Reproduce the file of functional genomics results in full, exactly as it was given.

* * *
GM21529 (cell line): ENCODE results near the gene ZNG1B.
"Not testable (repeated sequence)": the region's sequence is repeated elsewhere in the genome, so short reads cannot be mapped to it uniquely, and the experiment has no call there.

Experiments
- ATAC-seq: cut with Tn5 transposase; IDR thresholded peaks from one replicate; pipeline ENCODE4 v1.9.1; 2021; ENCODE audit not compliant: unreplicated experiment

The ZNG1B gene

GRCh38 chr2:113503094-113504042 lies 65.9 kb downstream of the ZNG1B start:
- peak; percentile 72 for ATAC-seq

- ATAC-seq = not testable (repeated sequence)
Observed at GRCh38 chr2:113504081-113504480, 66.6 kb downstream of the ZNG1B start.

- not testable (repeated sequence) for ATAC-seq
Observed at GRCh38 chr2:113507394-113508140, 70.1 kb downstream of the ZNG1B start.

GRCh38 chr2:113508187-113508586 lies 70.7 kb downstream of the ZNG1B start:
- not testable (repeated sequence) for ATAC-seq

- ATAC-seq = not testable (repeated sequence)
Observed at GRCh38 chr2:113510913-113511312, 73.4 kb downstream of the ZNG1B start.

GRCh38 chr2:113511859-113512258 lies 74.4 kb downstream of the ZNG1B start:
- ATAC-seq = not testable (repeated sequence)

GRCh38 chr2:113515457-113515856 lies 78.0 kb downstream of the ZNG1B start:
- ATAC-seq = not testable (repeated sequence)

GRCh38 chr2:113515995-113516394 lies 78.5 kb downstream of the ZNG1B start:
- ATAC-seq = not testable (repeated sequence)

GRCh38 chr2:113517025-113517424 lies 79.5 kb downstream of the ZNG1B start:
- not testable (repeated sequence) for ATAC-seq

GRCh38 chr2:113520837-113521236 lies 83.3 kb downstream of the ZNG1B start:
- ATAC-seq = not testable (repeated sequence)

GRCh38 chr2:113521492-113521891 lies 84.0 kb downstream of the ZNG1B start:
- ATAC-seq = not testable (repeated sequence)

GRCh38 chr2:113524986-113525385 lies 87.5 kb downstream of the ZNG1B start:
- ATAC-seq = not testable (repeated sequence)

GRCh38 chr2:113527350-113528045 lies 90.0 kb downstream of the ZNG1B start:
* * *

GM21529 (cell line): ENCODE results near the gene ZNG1B.
"Not testable (repeated sequence)": the region's sequence is repeated elsewhere in the genome, so short reads cannot be mapped to it uniquely, and the experiment has no call there.

Experiments
- ATAC-seq: cut with Tn5 transposase; IDR thresholded peaks from one replicate; pipeline ENCODE4 v1.9.1; 2021; ENCODE audit not compliant: unreplicated experiment

The ZNG1B gene

GRCh38 chr2:113503094-113504042 lies 65.9 kb downstream of the ZNG1B start:
- peak; percentile 72 for ATAC-seq

- ATAC-seq = not testable (repeated sequence)
Observed at GRCh38 chr2:113504081-113504480, 66.6 kb downstream of the ZNG1B start.

- not testable (repeated sequence) for ATAC-seq
Observed at GRCh38 chr2:113507394-113508140, 70.1 kb downstream of the ZNG1B start.

GRCh38 chr2:113508187-113508586 lies 70.7 kb downstream of the ZNG1B start:
- not testable (repeated sequence) for ATAC-seq

- ATAC-seq = not testable (repeated sequence)
Observed at GRCh38 chr2:113510913-113511312, 73.4 kb downstream of the ZNG1B start.

GRCh38 chr2:113511859-113512258 lies 74.4 kb downstream of the ZNG1B start:
- ATAC-seq = not testable (repeated sequence)

GRCh38 chr2:113515457-113515856 lies 78.0 kb downstream of the ZNG1B start:
- ATAC-seq = not testable (repeated sequence)

GRCh38 chr2:113515995-113516394 lies 78.5 kb downstream of the ZNG1B start:
- ATAC-seq = not testable (repeated sequence)

GRCh38 chr2:113517025-113517424 lies 79.5 kb downstream of the ZNG1B start:
- not testable (repeated sequence) for ATAC-seq

GRCh38 chr2:113520837-113521236 lies 83.3 kb downstream of the ZNG1B start:
- ATAC-seq = not testable (repeated sequence)

GRCh38 chr2:113521492-113521891 lies 84.0 kb downstream of the ZNG1B start:
- ATAC-seq = not testable (repeated sequence)

GRCh38 chr2:113524986-113525385 lies 87.5 kb downstream of the ZNG1B start:
- ATAC-seq = not testable (repeated sequence)

GRCh38 chr2:113527350-113528045 lies 90.0 kb downstream of the ZNG1B start: